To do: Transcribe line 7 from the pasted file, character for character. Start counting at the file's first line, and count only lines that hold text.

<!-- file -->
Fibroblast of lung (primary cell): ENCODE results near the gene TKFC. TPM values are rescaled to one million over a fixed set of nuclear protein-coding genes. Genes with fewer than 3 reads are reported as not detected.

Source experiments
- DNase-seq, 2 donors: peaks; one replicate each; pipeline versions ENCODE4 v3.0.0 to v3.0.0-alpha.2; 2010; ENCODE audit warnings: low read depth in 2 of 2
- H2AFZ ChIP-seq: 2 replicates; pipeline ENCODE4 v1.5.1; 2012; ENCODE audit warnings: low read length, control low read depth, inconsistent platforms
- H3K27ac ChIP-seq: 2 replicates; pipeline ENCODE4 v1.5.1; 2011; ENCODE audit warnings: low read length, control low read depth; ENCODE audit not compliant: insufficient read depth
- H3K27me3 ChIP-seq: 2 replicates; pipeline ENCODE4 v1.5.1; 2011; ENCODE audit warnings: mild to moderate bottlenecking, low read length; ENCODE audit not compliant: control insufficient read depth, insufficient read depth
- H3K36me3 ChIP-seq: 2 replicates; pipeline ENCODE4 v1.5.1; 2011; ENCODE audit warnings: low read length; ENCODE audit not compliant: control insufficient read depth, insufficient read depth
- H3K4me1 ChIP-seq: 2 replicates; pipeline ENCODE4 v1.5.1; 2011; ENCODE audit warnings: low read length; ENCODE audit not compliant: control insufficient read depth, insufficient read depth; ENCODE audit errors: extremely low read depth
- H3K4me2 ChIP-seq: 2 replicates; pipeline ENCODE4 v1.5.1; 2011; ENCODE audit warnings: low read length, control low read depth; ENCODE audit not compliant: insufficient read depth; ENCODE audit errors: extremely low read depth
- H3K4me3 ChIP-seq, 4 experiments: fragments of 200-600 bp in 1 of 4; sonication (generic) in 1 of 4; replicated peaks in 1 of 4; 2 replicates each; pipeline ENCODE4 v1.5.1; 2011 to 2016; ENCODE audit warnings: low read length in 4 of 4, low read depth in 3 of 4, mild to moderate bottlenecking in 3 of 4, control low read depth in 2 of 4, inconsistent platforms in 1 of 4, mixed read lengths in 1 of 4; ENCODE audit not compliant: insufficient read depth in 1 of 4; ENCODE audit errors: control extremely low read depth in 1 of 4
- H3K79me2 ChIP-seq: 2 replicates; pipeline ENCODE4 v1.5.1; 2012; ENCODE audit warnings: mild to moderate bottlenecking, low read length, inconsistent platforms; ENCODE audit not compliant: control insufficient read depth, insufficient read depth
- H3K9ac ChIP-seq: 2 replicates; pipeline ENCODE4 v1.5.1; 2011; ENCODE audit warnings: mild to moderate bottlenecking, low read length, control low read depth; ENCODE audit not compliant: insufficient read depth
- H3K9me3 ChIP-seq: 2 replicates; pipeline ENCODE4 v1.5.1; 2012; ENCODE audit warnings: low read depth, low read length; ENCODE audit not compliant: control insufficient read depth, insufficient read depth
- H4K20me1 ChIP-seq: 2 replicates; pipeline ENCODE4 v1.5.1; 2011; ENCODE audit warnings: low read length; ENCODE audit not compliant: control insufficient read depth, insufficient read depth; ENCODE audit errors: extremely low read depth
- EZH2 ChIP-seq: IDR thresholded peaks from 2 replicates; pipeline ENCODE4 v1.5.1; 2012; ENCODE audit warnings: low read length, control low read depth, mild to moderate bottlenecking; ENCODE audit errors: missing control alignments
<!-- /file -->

- H3K36me3 ChIP-seq: 2 replicates; pipeline ENCODE4 v1.5.1; 2011; ENCODE audit warnings: low read length; ENCODE audit not compliant: control insufficient read depth, insufficient read depth